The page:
1. Give pills
  • Give as many packs as possible—even as much as a year’s supply (11 packs of 35 pills each or 13 packs of 28 pills each).
2. Explain pill pack
  • Show which kind of pack—28 pills or 35 pills.
  • Explain that all pills in POP packs are the same color and all are active pills, containing a hormone that prevents pregnancy.
  • Show how to take the first pill from the pack and then how to follow the directions or arrows on the pack to take the rest of the pills.

3. Give key instruction Woman linking pill-taking with daily activity-such as brushing her teeth.

  • Take one pill each day—until the pack is empty.
  • Women who are not breastfeeding should take a pill at the same time each day. Taking a pill more than 3 hours late makes it less effective.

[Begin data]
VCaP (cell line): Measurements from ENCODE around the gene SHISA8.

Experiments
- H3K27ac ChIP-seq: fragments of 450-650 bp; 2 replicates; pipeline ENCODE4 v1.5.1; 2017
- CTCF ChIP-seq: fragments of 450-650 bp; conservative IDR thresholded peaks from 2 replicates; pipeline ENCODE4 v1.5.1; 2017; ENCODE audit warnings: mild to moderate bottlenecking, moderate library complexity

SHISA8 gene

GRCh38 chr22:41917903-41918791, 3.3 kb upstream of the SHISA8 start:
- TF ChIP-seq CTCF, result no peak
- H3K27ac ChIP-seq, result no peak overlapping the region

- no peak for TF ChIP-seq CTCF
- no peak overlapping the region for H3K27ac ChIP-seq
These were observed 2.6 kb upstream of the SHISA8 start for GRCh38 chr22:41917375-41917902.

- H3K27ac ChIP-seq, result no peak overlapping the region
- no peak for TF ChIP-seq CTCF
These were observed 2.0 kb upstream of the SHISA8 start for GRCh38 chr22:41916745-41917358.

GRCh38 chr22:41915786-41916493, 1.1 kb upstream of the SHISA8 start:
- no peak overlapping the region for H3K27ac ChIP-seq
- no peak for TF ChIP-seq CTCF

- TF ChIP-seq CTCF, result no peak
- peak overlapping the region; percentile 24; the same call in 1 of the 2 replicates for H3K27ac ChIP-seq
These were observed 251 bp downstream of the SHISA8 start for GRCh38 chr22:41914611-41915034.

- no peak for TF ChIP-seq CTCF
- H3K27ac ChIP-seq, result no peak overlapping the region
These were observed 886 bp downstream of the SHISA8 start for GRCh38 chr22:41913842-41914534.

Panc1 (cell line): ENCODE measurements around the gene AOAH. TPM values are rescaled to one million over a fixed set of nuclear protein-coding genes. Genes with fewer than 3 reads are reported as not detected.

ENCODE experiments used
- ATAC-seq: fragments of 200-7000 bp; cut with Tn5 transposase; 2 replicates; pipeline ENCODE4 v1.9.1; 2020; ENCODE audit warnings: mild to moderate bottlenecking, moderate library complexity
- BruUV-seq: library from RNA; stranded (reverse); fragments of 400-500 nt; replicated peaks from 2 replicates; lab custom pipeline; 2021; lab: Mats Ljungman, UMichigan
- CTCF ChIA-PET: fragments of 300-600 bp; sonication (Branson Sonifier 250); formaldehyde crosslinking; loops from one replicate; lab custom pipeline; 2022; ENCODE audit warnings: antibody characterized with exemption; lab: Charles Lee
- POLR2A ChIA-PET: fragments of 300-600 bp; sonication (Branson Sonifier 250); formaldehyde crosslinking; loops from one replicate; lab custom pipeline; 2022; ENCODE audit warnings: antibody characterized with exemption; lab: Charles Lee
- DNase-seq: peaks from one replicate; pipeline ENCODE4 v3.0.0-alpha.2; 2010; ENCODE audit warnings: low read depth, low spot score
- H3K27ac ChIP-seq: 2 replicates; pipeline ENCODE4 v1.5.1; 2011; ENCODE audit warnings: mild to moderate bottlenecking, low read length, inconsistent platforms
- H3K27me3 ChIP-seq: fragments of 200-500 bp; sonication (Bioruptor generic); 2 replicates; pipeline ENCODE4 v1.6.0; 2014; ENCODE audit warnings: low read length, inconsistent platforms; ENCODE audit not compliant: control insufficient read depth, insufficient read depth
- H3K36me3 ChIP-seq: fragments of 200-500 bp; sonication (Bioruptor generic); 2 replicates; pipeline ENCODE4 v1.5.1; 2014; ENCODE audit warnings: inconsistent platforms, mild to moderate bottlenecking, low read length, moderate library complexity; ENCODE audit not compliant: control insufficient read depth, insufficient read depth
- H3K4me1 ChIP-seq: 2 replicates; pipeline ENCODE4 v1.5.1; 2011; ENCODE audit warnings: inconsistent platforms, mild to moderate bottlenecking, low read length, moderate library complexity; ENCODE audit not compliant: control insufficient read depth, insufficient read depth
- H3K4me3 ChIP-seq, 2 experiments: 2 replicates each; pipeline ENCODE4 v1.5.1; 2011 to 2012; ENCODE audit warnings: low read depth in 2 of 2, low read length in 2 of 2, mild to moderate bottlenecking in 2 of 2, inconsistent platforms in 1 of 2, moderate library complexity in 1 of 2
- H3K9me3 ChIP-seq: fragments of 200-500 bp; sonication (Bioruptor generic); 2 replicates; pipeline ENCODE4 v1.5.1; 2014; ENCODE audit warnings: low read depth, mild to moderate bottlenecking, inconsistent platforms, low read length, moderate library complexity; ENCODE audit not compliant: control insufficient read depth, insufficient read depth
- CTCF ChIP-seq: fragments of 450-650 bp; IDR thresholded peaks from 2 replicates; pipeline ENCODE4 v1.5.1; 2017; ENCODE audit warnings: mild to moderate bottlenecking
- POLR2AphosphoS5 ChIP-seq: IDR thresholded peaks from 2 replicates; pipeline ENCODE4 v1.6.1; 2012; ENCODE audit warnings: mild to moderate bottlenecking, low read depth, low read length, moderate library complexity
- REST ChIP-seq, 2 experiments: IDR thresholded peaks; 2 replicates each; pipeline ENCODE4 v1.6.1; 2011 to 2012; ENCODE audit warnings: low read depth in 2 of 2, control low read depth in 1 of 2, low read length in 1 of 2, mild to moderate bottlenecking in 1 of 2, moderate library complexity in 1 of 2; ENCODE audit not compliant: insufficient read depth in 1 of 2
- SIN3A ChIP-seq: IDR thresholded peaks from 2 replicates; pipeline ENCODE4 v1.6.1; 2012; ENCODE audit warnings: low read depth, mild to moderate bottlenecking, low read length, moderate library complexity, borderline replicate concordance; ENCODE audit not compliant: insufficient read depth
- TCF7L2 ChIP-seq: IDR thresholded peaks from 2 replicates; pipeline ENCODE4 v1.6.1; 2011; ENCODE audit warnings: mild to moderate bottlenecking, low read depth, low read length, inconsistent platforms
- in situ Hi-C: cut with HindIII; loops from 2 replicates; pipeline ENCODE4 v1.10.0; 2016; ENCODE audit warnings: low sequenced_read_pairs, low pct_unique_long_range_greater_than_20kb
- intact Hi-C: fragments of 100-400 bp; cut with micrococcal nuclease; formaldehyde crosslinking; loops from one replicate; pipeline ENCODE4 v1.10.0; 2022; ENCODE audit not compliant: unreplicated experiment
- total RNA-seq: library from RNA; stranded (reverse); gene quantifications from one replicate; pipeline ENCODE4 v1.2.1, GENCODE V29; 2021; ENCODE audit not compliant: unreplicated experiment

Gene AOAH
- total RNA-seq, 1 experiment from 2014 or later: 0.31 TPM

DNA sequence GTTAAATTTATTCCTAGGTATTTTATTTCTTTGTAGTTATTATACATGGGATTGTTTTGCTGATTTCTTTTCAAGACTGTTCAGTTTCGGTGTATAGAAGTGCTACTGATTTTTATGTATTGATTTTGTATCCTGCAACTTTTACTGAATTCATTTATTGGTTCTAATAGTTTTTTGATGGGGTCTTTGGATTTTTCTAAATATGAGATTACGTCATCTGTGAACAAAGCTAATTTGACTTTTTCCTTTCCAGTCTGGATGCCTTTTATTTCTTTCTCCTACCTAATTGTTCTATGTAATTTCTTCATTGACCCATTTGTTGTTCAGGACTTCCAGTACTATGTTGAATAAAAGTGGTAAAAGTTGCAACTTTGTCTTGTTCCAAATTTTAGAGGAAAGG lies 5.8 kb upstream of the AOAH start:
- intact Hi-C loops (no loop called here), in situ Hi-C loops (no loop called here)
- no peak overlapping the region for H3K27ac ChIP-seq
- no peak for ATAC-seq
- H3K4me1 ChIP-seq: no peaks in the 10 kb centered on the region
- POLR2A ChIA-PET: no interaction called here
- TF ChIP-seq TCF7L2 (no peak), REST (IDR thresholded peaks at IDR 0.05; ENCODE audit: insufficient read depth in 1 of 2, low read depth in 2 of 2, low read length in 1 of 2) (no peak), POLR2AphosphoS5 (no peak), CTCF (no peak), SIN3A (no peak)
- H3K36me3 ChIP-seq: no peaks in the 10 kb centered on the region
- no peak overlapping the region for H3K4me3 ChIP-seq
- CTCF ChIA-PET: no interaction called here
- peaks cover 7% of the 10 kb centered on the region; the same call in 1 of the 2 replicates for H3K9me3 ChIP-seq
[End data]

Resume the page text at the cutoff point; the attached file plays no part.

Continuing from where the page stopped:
• Discuss cues for taking a pill every day. Linking pill-taking to a daily activity—such as cleaning her teeth—may help her remember.

4. Explain starting next pack
  • When she finishes one pack, she should take the first pill from the next pack on the very next day.
  • It is very important to start the next pack on time. Starting a pack late risks pregnancy.
5. Provide backup method and explain use
  • Sometimes she may need to use a backup method, such as when she misses pills or is late taking a pill.
  • Backup methods include abstinence, male or female condoms, spermicides, and withdrawal. Tell her that spermicides and withdrawal are the least effective contraceptive methods. Give her condoms, if possible.
6. Explain that effectiveness decreases when breastfeeding stops
  • Without the additional protection of breastfeeding itself, POPs are not as effective as most other hormonal methods.
  • When she stops breastfeeding, she can continue taking POPs if she is satisfied with the method, or she is welcome to come back for another method.